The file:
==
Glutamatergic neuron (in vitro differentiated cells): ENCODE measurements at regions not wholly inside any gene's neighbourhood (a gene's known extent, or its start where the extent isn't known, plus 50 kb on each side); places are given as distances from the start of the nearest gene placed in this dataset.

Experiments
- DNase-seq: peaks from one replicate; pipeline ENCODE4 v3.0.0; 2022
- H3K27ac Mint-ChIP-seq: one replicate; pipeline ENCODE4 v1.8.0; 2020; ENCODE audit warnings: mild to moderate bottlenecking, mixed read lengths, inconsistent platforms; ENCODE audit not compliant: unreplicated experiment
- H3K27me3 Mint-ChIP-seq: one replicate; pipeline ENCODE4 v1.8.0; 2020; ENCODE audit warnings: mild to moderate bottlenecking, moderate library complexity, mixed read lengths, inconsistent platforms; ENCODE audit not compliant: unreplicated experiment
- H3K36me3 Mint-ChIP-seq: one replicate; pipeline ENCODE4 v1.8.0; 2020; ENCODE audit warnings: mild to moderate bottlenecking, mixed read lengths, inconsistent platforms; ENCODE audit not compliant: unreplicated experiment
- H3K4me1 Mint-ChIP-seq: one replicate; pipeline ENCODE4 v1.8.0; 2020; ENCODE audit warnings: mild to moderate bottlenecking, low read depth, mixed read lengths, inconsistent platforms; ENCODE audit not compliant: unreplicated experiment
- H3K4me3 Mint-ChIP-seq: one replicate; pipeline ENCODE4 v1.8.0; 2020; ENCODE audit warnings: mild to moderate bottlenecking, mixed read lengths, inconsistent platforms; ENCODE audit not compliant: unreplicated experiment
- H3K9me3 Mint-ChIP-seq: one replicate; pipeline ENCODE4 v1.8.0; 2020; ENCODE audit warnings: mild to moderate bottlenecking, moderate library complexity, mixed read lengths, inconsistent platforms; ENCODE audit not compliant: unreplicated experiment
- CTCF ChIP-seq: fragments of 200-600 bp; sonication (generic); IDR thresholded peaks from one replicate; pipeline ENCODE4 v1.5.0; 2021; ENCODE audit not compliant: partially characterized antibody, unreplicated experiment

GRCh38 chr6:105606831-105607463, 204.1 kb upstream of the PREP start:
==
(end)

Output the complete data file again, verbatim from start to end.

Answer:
Glutamatergic neuron (in vitro differentiated cells): ENCODE measurements at regions not wholly inside any gene's neighbourhood (a gene's known extent, or its start where the extent isn't known, plus 50 kb on each side); places are given as distances from the start of the nearest gene placed in this dataset.

Experiments
- DNase-seq: peaks from one replicate; pipeline ENCODE4 v3.0.0; 2022
- H3K27ac Mint-ChIP-seq: one replicate; pipeline ENCODE4 v1.8.0; 2020; ENCODE audit warnings: mild to moderate bottlenecking, mixed read lengths, inconsistent platforms; ENCODE audit not compliant: unreplicated experiment
- H3K27me3 Mint-ChIP-seq: one replicate; pipeline ENCODE4 v1.8.0; 2020; ENCODE audit warnings: mild to moderate bottlenecking, moderate library complexity, mixed read lengths, inconsistent platforms; ENCODE audit not compliant: unreplicated experiment
- H3K36me3 Mint-ChIP-seq: one replicate; pipeline ENCODE4 v1.8.0; 2020; ENCODE audit warnings: mild to moderate bottlenecking, mixed read lengths, inconsistent platforms; ENCODE audit not compliant: unreplicated experiment
- H3K4me1 Mint-ChIP-seq: one replicate; pipeline ENCODE4 v1.8.0; 2020; ENCODE audit warnings: mild to moderate bottlenecking, low read depth, mixed read lengths, inconsistent platforms; ENCODE audit not compliant: unreplicated experiment
- H3K4me3 Mint-ChIP-seq: one replicate; pipeline ENCODE4 v1.8.0; 2020; ENCODE audit warnings: mild to moderate bottlenecking, mixed read lengths, inconsistent platforms; ENCODE audit not compliant: unreplicated experiment
- H3K9me3 Mint-ChIP-seq: one replicate; pipeline ENCODE4 v1.8.0; 2020; ENCODE audit warnings: mild to moderate bottlenecking, moderate library complexity, mixed read lengths, inconsistent platforms; ENCODE audit not compliant: unreplicated experiment
- CTCF ChIP-seq: fragments of 200-600 bp; sonication (generic); IDR thresholded peaks from one replicate; pipeline ENCODE4 v1.5.0; 2021; ENCODE audit not compliant: partially characterized antibody, unreplicated experiment

GRCh38 chr6:105606831-105607463, 204.1 kb upstream of the PREP start: